Here’s the traditional way of going about knitting a Shetland shawl: the center is garter stitch, with a wide lace border and a smaller lace edging, all executed without binding off or assembly, and by picking up stitches along completed edges and heading off in different direxions.
Now looky here:Â this is all very well and good, but Iâ€™m living my life on a shorter fuseâ€¦ given the compression of Time in this tech-based culture, letâ€™s work this shawl concept on a different scale:
First, itâ€™ll be triangular. Those big square ones are worn foldedâ€¦ seems a waste of effort when the display is cut in half!
Next, let’s workÂ it ALL in ALL garter stitch:Â then we’ll have a 2-sided shawl.Â
AndÂ letâ€™s use brushed mohair yarn in splendid variegated colorwaysâ€¦ a couple years ago during a break from instructing at the Southeastern Animal Fiber Festival I was ECSTATIC to find gorgeous and affordable skeins– The colors took my breath away!!Â The yarn is from
KID HOLLOW FARM
Pat & Steve Harder
Itâ€™s a very fine yarn.Â Youâ€™d have a floating shawl.Â The yarn is also very slipperyâ€¦ although this shawl is knitted all in garterstitch, the slipperiness (and the headspace of it all) might make it a bit much for a beginner. Wooden needles would put the knitter at a definite advantage as they grab the yarn a bit.
The shawl uses 400 yds of whatever yarn. This one pictured is knitted from her colorway ‘Fiesta’.
Here’s what we’ll be doing:
The body of the shawl is a long triangle in garterstitch (just knitting).
Along the 2 triangle sides, stitches are then picked up and worked in a lace stripe pattern, with occasional increases at the centerpoint to keep it lying flat. Yes,Â the increasesÂ do disturb the pattern and you get to figure out how to keep it marching alongâ€¦ you can see thisÂ occurring in the foto above.
When this lace section is completed, the stitches are worked off sideways into a narrow lace edging.
So.Â You’ll need the following needles: dp’s are okay, or circularâ€”
#10 1/2Â for shawl triangle,
#8 for lace stripe section
#6 for lace edging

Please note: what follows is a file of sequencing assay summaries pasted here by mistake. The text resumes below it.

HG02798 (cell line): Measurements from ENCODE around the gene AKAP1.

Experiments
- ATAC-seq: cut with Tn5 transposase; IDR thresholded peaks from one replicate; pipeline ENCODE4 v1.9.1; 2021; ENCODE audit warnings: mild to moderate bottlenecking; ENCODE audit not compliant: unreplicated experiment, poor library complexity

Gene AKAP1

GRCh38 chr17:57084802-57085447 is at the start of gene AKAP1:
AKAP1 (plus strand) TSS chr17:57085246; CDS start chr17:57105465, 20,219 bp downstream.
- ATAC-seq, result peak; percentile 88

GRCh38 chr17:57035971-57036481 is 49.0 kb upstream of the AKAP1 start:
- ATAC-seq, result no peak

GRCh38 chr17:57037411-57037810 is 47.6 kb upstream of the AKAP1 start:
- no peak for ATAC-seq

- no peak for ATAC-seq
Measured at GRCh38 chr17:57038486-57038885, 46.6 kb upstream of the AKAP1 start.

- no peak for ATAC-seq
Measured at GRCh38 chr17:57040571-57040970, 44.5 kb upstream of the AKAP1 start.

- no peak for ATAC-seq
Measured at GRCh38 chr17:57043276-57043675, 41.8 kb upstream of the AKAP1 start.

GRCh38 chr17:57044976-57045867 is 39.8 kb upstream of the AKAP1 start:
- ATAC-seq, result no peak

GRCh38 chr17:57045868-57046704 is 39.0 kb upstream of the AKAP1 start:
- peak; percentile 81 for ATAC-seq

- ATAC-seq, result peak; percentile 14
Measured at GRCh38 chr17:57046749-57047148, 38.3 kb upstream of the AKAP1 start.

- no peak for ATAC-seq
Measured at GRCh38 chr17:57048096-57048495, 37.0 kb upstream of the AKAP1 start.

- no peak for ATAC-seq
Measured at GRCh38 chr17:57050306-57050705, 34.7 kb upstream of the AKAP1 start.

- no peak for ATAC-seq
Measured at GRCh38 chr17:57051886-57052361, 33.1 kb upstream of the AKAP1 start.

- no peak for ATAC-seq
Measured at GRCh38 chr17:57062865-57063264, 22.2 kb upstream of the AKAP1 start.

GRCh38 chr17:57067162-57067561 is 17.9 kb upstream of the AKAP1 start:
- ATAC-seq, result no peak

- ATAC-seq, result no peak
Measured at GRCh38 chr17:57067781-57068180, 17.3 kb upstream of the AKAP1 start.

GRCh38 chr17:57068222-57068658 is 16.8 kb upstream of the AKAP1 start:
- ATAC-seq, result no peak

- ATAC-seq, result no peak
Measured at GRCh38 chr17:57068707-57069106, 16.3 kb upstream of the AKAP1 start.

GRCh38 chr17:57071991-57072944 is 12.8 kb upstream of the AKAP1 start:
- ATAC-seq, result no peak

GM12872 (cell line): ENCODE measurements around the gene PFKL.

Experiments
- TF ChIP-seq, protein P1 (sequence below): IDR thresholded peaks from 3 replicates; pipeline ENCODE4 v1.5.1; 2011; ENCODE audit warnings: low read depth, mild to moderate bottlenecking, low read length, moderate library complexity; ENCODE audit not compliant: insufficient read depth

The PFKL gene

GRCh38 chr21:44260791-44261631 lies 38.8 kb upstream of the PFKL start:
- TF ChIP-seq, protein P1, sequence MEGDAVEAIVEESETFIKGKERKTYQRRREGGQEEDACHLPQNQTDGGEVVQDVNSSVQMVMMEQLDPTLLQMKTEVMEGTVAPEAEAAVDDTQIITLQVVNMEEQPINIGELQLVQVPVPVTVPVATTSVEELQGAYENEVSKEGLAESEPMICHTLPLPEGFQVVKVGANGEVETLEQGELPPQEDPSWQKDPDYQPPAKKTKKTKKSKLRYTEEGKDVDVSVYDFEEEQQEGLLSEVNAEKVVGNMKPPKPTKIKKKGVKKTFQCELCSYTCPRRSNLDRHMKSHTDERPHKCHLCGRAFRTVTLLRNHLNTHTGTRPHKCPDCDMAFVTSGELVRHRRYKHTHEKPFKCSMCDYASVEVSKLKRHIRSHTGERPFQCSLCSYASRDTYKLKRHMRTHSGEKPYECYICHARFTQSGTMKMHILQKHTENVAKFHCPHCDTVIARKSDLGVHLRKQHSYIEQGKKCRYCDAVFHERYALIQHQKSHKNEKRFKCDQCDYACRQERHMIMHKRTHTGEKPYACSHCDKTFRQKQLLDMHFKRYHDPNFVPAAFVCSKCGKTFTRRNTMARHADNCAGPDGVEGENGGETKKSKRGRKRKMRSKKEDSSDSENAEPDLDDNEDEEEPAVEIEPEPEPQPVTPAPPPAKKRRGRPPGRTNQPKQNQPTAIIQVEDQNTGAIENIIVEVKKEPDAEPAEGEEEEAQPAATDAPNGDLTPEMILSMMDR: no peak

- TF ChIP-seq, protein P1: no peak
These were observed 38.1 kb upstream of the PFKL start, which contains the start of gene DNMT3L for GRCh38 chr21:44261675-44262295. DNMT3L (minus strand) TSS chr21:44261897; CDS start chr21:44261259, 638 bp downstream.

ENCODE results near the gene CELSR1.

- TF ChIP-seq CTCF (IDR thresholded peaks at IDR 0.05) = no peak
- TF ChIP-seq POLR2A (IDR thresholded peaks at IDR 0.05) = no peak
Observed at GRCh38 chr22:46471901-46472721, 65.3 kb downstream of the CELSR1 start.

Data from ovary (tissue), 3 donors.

Instead of buyingÂ dp’s,howa bout making your own???Â Saves BIG BUCKSâ€¦Â IÂ bring my needle gauge to the home lumber store and try out their selexion of dowels, score with a razor blade and snap them, then sharpen with a pencil sharpener.Â I also remember to buy someÂ 200- grit sandpaper there, to polish ‘em offâ€¦ 49-cent sets of exotic hardwood needles!Â My kind of priceâ€¦
(Now BEWARE!Â TheÂ followingÂ instruxions are not for Blind Followersâ€¦ someday when that elusive commodity ‘SPARE TIME’ shows itself again, I’ll write all this up in great detail, and charge you the Big Bucks for a copy… meanwhile, email me if you get hung up and I’ll see if my time can afford figuring out a solution for ya…)
Using your 10 1/2 needles,
Cast on 3 sts.Â K 3 rows.Â At the beginning of the 4th row, increase 1 st.Â Mark this st with a safetypin or a yarn ‘flag’.Â Every 4th row, incÂ 1 st
on this edge only, until there are 36 sts.
K 3 more rows.Â
At the beginning of the next row, K2tog.Â Move your marker to that row halfway between the last inc and the 1st dec.Â This is the apex of the triangle, and the centerpoint of the shawl.
Now continue to dec 1 st every 4th row, back down to 3 sts.
End with yarn on the triangle side of the shawl.
Okay, now for the lace stripe part of the shawl body:
You’ve already got 3 sts on your needlesâ€¦
Pick up a total of about 300 sts along the 2 sides of the shawl where all the decreasing and increasing occurred. That’ll be about one for every row.Â
Yes!Â Leave that marker/yarn flag RIGHT THERE in the middleâ€¦
And pick up 3 stsÂ on the 3 you cast on at the beginning.
Now here’s the lace stripe pattern, a repeat of 6 sts and refreshingly simple for such a nice effect:
Row 1:Â K1, K2 together, yarn over, K1, yarn over, K2 together.Â Repeat to end of rowâ€¦
Row 2:Â knit.
That’s all there is to itâ€¦
Knit 2 rows to establish the pattern.
Now!Â Get out 2 short lengths of another yarn and knot them into loops for markersâ€¦.
At the end of each lace row hereafter, STOP 6 sts short of the end, put your loop in there and TURN AROUND.Â Head back the other way,Â and stop 6 sts short of that end of the shawl, putting in the other loop to mark where you turn.
Continue in this manner until youÂ end up atÂ the middle 6 (or so) sts.
Because the lace is worked off 2 sides that sit at an angle to each other, it’s necessary to increase now and then to keep the shawl lying flat:
So, at the same timeÂ that you knit 6 sts shorter every row: every 6 rows, inc 1 st each side of the ribbing closest to the centerpoint. I do this by just not knitting 2 together on each side of the single garter stitch.